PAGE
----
Manpower in tourism industry: deficient in quantity, weak in quality

VietNamNet Bridge – Experts say they can see problems with the labor force in Vietnam’s tourism industry.

A peaceful place for fishing in the Din Ky Cau Ngang eco tourist park in Binh Duong province.

According to Nguyen Duc Chi, Deputy Head of the Travel Division under the HCM City Department for Culture, Sports, and Tourism, 1,684 international tour guides in the city have practicing cards. However, some 3,000 people are working as tour guides.

According to the Vietnam National Administration of Tourism (VNAT), in 2009, Vietnam had some one million workers in the tourism industry, including 262,200 workers in tourism management agencies and travel firms, and 737,800 workers in fields relating to tourism. It is estimated that by 2015, the number of tourism industry workers will reach 500,000.

However, experts have warned that the number is still very small compared to the rapid development of the tourism industry in recent years and the expected development in upcoming years.

Reports on the tourism industry labor force in 2000, 2005, and 2009 showed that 9.7 percent of tourism workers have university and higher-level education. Meanwhile, 51 percent of workers finished junior colleges or vocational schools (two-year training). Of those, only 43 percent of workers have attended training courses on the tourism profession, while 57 percent either followed other study branches or did not attend tourism training courses.

48 percent of workers can speak at least one foreign language, which is relatively high in comparison with other industries. However, experts point out that 48 percent is not a high percentage for an industry that serves domestic and foreign tourists. Moreover, tourism industry workers mostly speak English, while very few can speak less common languages.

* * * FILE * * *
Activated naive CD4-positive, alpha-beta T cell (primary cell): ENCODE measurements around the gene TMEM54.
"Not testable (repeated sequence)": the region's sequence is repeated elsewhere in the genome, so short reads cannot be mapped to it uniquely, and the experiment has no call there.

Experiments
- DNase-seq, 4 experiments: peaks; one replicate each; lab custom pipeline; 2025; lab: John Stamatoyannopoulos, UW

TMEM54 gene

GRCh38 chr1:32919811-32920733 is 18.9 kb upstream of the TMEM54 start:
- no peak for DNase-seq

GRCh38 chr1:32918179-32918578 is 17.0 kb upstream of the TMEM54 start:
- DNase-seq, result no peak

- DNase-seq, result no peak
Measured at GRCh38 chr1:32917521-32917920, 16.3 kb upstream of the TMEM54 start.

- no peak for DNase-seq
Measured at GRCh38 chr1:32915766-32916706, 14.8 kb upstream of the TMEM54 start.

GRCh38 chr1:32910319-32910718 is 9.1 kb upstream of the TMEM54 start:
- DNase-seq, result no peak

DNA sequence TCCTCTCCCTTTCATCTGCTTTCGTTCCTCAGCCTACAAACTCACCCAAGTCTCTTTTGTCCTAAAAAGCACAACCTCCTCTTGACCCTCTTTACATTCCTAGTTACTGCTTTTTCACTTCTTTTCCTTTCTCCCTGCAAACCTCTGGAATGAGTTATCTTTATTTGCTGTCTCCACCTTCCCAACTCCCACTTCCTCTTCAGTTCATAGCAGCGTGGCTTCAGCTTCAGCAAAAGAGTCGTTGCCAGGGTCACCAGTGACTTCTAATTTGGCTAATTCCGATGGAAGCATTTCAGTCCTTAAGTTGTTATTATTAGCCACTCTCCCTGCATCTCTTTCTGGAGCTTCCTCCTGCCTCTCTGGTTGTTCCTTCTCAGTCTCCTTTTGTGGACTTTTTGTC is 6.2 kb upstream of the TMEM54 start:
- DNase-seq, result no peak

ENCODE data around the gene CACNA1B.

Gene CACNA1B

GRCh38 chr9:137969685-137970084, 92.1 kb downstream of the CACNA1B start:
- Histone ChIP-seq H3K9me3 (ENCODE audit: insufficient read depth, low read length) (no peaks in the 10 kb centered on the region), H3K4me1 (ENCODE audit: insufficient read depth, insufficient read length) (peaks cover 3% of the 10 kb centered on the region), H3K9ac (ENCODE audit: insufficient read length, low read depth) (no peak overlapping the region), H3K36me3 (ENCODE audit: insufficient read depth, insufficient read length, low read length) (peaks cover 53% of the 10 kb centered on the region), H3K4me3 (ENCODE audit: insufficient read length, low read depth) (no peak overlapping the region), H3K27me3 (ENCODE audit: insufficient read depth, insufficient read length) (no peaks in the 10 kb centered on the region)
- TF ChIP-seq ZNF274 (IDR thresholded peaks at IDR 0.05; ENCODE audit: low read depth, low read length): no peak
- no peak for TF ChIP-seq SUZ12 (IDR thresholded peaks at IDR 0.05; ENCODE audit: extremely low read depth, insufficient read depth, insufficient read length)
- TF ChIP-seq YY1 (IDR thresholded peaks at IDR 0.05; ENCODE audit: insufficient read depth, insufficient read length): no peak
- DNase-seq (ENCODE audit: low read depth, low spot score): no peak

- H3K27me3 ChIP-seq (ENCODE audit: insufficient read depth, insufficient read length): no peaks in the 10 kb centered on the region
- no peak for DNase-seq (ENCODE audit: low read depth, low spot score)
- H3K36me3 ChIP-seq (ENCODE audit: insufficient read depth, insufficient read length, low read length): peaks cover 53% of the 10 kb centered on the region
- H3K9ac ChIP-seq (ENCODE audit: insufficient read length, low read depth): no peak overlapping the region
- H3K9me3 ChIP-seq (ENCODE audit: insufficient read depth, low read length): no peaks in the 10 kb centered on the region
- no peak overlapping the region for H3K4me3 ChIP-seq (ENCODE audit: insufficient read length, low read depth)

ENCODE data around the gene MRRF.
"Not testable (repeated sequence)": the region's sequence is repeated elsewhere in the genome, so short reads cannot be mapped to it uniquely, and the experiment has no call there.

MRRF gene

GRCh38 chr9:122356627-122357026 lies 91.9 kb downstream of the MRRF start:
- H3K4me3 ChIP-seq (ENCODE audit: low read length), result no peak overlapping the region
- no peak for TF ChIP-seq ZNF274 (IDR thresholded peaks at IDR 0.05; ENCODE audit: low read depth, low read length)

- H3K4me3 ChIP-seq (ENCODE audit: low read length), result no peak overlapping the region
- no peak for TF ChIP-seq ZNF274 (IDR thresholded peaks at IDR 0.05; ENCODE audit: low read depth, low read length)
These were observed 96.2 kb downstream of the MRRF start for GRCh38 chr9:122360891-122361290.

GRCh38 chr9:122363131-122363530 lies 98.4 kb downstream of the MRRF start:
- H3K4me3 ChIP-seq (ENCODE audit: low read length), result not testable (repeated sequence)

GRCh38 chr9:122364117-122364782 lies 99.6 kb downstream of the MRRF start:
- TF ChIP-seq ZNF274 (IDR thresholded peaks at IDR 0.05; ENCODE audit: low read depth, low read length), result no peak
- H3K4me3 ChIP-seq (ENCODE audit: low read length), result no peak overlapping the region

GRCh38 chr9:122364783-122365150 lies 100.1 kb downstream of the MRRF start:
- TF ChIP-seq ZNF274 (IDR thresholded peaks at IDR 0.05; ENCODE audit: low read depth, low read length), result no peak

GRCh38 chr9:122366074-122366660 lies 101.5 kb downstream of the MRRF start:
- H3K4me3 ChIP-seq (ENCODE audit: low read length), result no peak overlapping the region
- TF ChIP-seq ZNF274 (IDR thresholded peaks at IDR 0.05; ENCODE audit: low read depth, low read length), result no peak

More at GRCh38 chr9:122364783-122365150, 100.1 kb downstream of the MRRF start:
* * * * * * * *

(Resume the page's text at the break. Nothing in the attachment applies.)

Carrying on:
Quality of labor force remains problematic

Vo Thi Cam Nhung, Lecturer of the Saigon Tourism Vocational School admitted that in many cases, students graduating from tourism schools still cannot meet the requirements for their jobs.

“Though schools try to provide knowledge to students, students still have to improve themselves once they are in their jobs,” she said.

In order to improve the qualifications of tour guides, a competition to find the best tour guide was held in HCM City late last week. According to Huynh Cong Thang, Headmaster of the HCM City Arts and Theatre Junior College and Head of the Jury Board for the competition, a high percentage of tourism workers still cannot meet the requirements to become good international tour guides.

“We raised questions to candidates which required them to show their general knowledge, but many of them gave up,” he said.

“Due to their limited knowledge, tour guides in many cases unintentionally “kill” the cultural value of historical destinations or relics. This leads to tourists, especially foreign tourists, misunderstanding the value of the sites,” Thang said

“As a member of the jury board, I want to express concern about the qualifications of tour guides,” said Nhung.


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